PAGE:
Paper No. 11
Presentation Time: 8:00 AM-5:00 PM
CONSTRAINING THE TRANSITION FROM SHALLOW TO STEEP SUBDUCTION IN THE WESTERN CHUGACH AND KENAI MOUNTAINS (ALASKA) USING LOW-TEMPERATURE THERMOCHRONOLOGY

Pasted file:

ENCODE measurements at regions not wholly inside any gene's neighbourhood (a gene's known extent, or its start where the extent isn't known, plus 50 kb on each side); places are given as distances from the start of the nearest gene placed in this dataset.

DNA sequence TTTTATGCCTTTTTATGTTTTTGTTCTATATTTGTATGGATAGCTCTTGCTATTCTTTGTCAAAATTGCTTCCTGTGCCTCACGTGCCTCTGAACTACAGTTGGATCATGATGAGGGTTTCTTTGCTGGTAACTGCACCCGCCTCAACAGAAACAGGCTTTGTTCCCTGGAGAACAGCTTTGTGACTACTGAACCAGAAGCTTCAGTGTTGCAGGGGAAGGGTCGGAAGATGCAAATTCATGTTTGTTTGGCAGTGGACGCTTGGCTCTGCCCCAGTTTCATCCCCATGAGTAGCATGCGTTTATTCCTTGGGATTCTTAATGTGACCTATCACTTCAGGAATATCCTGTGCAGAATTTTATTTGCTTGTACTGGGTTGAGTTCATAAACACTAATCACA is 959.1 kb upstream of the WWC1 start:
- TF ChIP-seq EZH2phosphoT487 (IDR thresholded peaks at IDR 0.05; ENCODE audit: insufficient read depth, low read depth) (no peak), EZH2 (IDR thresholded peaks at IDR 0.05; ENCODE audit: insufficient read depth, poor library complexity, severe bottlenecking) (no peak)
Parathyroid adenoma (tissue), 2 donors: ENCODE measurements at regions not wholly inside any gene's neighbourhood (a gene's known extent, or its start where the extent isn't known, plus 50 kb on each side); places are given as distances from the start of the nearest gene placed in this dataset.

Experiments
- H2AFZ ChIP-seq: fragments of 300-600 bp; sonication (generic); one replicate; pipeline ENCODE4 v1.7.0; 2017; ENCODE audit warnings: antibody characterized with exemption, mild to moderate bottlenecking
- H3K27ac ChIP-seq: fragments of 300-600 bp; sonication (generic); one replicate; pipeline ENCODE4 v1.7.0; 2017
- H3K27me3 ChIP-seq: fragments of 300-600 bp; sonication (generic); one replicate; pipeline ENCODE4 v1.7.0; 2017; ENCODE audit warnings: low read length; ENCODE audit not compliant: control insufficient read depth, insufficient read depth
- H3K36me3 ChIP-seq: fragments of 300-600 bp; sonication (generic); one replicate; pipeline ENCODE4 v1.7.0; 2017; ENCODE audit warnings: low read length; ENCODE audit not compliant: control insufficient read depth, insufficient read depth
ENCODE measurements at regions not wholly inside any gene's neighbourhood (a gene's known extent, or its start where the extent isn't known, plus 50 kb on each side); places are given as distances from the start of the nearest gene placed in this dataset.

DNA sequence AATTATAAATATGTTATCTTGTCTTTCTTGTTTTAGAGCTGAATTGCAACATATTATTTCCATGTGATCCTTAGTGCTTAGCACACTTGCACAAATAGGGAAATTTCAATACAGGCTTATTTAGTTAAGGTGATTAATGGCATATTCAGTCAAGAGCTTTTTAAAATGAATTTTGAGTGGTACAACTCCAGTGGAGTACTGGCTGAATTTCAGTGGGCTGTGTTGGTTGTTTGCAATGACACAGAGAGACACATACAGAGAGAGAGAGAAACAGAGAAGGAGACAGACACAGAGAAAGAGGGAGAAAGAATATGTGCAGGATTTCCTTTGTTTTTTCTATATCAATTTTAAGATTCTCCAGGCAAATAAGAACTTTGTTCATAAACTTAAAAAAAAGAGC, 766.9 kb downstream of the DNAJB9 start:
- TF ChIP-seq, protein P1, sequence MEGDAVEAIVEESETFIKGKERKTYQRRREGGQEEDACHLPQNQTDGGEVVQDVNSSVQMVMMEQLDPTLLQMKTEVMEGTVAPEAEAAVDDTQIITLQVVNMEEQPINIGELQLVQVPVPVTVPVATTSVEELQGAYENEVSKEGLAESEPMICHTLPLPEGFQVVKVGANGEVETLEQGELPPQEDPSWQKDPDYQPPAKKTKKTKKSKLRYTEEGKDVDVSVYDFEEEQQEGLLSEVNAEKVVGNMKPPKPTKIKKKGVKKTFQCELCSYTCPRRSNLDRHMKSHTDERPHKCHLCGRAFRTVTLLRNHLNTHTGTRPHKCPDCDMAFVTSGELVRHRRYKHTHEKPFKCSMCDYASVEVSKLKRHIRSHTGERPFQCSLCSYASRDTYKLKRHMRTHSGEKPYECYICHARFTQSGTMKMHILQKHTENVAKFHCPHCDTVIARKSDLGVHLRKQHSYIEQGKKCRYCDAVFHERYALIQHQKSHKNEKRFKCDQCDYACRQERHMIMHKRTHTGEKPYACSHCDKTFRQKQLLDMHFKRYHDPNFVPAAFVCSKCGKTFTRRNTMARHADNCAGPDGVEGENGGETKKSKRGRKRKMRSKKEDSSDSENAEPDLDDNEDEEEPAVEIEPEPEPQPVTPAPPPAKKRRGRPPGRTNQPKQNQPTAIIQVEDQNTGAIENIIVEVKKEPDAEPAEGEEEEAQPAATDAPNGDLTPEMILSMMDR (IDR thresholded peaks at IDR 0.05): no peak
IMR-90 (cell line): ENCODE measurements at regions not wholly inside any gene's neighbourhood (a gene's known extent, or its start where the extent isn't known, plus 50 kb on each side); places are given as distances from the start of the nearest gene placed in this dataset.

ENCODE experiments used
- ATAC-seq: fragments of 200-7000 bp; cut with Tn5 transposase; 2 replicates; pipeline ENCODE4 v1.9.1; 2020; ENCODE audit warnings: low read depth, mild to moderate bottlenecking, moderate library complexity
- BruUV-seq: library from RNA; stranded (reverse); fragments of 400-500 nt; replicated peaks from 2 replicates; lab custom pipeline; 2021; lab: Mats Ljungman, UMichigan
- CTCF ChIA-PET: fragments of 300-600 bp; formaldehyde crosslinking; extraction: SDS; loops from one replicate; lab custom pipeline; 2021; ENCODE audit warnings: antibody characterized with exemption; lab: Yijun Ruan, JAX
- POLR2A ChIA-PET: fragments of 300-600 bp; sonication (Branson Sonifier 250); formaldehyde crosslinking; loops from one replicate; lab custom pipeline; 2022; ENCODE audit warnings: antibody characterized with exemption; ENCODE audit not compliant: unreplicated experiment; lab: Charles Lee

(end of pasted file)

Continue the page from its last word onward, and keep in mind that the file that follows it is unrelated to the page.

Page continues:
The western Chugach Mountains are located in a syntaxial bend above the shallow subducting Yakutat microplate. The region is characterized by arcuate fault systems and steep mountainous topography. Distributions of apatite fission-track and (U-Th)/He (AHe) ages are interpreted to represent focused exhumation in the syntaxial core region. In this study, five new samples collected along a roughly north-to-south transect in the western Chugach and northern Kenai Mountains were analyzed using AHe dating. The average AHe ages for the samples, based on 3-4 single-grain replicates each, range from 36.0 to 8.7 Ma. The AHe ages display a pattern of exhumation in the region and support previous work by Arkle et al. (2013-GSA Bull.), which show a bulls eye pattern of young (4-5 Ma) ages in the vicinity of the Harriman Fiord and Mt. Marcus Baker that increase outward towards the west and south into our study area. South of Turnagain Arm, ages increase abruptly and are generally ~12 Ma. This abrupt age change may be the surface expression of exhumation above the transition from shallow Yakutat subduction to steeper subduction of the Pacific plate south of Turnagain Arm. These data and interpretations are also supported by geomorphic features in the region and provide constraints on the rock uplift effects of the transition from shallow to steep subduction beneath south-central Alaska.